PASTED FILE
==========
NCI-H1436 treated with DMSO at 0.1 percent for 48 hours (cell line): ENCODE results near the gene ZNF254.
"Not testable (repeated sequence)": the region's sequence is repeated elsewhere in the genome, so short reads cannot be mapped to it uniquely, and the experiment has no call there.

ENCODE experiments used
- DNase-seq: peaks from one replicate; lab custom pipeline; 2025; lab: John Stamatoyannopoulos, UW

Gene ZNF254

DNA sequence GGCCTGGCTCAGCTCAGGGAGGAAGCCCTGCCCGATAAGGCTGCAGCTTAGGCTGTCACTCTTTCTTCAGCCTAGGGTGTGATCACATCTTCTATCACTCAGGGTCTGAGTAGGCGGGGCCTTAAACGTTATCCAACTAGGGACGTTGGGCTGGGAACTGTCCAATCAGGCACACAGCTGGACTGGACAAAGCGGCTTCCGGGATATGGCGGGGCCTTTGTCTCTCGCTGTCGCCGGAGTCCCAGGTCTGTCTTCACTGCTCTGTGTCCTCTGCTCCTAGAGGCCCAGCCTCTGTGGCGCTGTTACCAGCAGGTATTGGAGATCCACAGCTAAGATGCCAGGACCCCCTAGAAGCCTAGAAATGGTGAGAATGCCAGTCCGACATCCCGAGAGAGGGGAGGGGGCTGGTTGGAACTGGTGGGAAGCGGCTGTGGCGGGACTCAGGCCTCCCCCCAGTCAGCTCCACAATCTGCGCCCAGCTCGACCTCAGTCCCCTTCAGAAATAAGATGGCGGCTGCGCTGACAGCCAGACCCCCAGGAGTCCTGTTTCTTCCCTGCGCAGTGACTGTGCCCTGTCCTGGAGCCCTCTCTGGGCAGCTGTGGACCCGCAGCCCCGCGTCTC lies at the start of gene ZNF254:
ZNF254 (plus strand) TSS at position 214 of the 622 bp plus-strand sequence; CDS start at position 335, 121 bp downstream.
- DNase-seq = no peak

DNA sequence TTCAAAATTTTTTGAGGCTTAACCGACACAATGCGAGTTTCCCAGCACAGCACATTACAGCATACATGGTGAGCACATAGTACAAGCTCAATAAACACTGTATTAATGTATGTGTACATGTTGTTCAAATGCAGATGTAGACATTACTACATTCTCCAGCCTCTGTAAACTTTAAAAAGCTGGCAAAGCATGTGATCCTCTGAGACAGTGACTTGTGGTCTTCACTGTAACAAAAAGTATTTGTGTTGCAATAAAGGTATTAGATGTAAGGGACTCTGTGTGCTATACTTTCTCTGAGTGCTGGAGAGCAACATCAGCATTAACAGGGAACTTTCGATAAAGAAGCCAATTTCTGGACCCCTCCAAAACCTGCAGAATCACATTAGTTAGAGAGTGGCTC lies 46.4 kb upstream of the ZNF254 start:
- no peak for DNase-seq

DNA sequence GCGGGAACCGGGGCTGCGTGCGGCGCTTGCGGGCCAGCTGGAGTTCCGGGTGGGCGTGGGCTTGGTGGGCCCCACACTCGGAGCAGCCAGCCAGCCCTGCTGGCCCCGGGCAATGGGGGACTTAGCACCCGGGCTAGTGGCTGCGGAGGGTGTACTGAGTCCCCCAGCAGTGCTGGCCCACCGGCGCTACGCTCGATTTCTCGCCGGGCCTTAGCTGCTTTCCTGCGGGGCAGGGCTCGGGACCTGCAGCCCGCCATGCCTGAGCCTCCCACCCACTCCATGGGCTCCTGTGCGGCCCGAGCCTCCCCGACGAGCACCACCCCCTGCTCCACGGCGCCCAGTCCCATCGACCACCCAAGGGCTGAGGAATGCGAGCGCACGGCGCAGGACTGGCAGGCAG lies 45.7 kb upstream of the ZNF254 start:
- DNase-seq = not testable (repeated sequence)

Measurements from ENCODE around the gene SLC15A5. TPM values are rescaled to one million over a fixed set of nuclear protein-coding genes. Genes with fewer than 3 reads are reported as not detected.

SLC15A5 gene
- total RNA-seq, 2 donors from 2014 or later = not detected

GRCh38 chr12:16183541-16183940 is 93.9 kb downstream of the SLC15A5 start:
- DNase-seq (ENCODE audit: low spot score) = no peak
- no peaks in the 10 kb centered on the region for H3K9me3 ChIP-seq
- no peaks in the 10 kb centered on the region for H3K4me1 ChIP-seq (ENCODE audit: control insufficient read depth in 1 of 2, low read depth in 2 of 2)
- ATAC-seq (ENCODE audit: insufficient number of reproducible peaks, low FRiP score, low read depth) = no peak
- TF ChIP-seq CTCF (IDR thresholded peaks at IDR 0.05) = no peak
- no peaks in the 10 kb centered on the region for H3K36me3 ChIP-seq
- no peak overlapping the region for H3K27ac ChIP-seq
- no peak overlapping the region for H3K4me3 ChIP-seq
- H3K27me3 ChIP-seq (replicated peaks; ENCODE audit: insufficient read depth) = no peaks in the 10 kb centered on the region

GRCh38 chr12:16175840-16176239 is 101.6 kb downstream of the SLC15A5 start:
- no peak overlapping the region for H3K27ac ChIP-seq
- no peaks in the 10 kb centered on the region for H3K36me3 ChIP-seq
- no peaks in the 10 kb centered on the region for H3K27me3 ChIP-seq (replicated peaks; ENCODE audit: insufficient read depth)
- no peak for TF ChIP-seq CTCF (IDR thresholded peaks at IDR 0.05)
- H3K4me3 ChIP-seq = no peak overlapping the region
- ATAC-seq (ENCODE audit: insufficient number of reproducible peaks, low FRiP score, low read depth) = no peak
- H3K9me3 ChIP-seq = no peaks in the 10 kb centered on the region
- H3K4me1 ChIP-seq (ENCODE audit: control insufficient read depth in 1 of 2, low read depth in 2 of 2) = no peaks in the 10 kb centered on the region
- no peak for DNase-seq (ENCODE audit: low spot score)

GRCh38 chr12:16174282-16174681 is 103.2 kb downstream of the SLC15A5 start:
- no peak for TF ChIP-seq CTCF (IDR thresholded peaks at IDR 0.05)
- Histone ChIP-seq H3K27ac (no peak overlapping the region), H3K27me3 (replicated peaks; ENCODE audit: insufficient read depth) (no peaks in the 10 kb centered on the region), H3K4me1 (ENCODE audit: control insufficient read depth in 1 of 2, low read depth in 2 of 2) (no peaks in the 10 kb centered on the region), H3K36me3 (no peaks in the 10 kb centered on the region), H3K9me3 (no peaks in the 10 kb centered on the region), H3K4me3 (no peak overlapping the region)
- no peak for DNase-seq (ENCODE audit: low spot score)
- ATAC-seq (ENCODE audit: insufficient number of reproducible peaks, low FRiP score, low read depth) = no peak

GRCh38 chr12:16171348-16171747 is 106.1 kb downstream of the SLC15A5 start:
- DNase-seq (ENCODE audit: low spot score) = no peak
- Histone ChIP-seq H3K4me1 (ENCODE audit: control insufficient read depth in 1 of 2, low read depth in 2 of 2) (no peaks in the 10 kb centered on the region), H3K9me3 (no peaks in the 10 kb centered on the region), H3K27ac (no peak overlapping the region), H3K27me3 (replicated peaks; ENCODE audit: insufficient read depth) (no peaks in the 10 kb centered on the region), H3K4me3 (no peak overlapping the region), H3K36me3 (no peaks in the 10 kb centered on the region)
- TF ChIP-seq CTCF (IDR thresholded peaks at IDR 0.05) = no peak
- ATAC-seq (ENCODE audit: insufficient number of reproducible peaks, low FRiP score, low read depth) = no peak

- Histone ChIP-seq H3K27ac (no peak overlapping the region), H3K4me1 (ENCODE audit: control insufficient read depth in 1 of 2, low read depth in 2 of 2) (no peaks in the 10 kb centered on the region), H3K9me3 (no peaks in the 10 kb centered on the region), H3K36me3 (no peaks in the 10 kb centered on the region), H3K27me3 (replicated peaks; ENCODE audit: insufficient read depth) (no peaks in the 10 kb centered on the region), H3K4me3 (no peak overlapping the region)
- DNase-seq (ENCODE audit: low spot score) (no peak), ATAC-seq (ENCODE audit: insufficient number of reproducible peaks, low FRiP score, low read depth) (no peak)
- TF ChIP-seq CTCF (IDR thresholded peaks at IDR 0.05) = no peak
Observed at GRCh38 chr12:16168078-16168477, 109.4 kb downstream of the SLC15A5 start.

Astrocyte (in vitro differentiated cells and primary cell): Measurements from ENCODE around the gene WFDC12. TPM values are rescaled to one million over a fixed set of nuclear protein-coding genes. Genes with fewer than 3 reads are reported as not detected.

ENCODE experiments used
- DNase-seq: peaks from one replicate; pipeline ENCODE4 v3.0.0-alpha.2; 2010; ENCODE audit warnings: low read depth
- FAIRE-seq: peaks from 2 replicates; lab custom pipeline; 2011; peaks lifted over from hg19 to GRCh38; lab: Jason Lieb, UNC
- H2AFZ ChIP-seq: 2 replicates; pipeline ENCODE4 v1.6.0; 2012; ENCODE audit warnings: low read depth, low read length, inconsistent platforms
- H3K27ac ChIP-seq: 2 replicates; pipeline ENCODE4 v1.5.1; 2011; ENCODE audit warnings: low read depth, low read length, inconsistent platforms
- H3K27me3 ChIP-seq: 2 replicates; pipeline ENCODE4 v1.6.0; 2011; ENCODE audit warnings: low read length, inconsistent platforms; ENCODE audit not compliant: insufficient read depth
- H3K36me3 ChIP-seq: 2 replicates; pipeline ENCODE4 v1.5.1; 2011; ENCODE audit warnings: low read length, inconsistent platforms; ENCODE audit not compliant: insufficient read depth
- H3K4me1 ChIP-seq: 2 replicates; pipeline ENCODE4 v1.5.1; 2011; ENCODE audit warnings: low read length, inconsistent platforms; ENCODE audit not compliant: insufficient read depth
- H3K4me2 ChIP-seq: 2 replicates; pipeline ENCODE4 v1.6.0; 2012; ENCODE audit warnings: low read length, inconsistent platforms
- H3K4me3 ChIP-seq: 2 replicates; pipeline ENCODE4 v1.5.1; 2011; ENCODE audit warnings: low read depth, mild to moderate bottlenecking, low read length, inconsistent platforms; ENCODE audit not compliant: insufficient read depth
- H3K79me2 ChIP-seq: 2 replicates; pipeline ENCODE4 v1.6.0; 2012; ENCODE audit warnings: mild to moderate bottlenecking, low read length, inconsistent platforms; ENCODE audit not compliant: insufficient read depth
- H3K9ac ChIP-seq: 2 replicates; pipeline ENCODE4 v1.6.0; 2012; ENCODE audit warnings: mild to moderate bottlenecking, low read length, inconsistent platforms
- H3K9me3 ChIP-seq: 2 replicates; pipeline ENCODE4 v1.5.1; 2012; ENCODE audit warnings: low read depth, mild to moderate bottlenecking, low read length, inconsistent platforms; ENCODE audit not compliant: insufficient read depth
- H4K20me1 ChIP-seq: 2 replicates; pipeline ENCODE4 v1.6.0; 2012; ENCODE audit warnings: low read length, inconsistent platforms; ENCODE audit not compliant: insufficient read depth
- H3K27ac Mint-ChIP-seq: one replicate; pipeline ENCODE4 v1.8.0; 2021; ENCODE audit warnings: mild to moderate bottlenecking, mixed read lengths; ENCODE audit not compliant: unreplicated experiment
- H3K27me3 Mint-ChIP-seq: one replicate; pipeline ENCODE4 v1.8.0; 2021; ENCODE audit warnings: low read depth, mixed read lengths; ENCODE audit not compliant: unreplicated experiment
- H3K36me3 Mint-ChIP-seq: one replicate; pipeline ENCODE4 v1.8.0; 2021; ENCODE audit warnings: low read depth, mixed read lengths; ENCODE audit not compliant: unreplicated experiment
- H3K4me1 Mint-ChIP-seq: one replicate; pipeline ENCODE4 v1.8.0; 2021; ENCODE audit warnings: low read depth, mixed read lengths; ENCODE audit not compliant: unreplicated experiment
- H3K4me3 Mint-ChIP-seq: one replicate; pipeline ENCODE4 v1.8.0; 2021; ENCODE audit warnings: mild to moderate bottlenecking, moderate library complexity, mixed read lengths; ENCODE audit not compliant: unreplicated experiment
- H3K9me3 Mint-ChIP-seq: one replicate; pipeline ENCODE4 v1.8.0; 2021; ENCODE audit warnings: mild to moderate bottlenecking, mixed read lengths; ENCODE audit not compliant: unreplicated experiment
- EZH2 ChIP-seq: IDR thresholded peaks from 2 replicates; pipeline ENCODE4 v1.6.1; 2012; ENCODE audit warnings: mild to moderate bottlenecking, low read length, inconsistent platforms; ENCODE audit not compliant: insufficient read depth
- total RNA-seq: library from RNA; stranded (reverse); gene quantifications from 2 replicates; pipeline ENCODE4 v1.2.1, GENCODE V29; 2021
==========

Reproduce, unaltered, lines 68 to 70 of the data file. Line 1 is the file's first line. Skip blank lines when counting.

- H3K4me1 Mint-ChIP-seq: one replicate; pipeline ENCODE4 v1.8.0; 2021; ENCODE audit warnings: low read depth, mixed read lengths; ENCODE audit not compliant: unreplicated experiment
- H3K4me3 Mint-ChIP-seq: one replicate; pipeline ENCODE4 v1.8.0; 2021; ENCODE audit warnings: mild to moderate bottlenecking, moderate library complexity, mixed read lengths; ENCODE audit not compliant: unreplicated experiment
- H3K9me3 Mint-ChIP-seq: one replicate; pipeline ENCODE4 v1.8.0; 2021; ENCODE audit warnings: mild to moderate bottlenecking, mixed read lengths; ENCODE audit not compliant: unreplicated experiment